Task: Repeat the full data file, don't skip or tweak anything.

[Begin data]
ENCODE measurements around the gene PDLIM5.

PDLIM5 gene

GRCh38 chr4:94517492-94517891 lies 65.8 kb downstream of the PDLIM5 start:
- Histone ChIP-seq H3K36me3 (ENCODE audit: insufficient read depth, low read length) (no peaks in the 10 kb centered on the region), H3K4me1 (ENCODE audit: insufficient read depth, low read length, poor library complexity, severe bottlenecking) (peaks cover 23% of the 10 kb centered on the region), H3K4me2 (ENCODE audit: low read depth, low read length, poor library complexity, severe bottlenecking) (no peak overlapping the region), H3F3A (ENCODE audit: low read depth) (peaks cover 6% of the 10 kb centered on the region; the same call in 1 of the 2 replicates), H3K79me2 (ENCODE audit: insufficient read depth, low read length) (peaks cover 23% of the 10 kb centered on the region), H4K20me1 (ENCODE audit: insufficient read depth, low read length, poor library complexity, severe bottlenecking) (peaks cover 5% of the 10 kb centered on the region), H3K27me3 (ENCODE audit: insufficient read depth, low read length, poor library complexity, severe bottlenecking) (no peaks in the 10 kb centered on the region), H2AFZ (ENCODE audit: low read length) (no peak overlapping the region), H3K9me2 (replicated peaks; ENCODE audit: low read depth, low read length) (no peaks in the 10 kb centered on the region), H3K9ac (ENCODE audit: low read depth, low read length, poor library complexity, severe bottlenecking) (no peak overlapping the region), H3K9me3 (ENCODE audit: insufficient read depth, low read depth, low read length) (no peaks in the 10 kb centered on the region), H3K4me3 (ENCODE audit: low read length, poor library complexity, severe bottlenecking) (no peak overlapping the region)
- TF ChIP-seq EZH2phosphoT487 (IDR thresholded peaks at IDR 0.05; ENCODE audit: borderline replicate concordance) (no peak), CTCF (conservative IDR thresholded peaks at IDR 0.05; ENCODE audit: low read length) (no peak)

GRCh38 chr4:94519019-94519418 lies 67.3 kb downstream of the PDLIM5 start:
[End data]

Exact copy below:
ENCODE measurements around the gene PDLIM5.

PDLIM5 gene

GRCh38 chr4:94517492-94517891 lies 65.8 kb downstream of the PDLIM5 start:
- Histone ChIP-seq H3K36me3 (ENCODE audit: insufficient read depth, low read length) (no peaks in the 10 kb centered on the region), H3K4me1 (ENCODE audit: insufficient read depth, low read length, poor library complexity, severe bottlenecking) (peaks cover 23% of the 10 kb centered on the region), H3K4me2 (ENCODE audit: low read depth, low read length, poor library complexity, severe bottlenecking) (no peak overlapping the region), H3F3A (ENCODE audit: low read depth) (peaks cover 6% of the 10 kb centered on the region; the same call in 1 of the 2 replicates), H3K79me2 (ENCODE audit: insufficient read depth, low read length) (peaks cover 23% of the 10 kb centered on the region), H4K20me1 (ENCODE audit: insufficient read depth, low read length, poor library complexity, severe bottlenecking) (peaks cover 5% of the 10 kb centered on the region), H3K27me3 (ENCODE audit: insufficient read depth, low read length, poor library complexity, severe bottlenecking) (no peaks in the 10 kb centered on the region), H2AFZ (ENCODE audit: low read length) (no peak overlapping the region), H3K9me2 (replicated peaks; ENCODE audit: low read depth, low read length) (no peaks in the 10 kb centered on the region), H3K9ac (ENCODE audit: low read depth, low read length, poor library complexity, severe bottlenecking) (no peak overlapping the region), H3K9me3 (ENCODE audit: insufficient read depth, low read depth, low read length) (no peaks in the 10 kb centered on the region), H3K4me3 (ENCODE audit: low read length, poor library complexity, severe bottlenecking) (no peak overlapping the region)
- TF ChIP-seq EZH2phosphoT487 (IDR thresholded peaks at IDR 0.05; ENCODE audit: borderline replicate concordance) (no peak), CTCF (conservative IDR thresholded peaks at IDR 0.05; ENCODE audit: low read length) (no peak)

GRCh38 chr4:94519019-94519418 lies 67.3 kb downstream of the PDLIM5 start: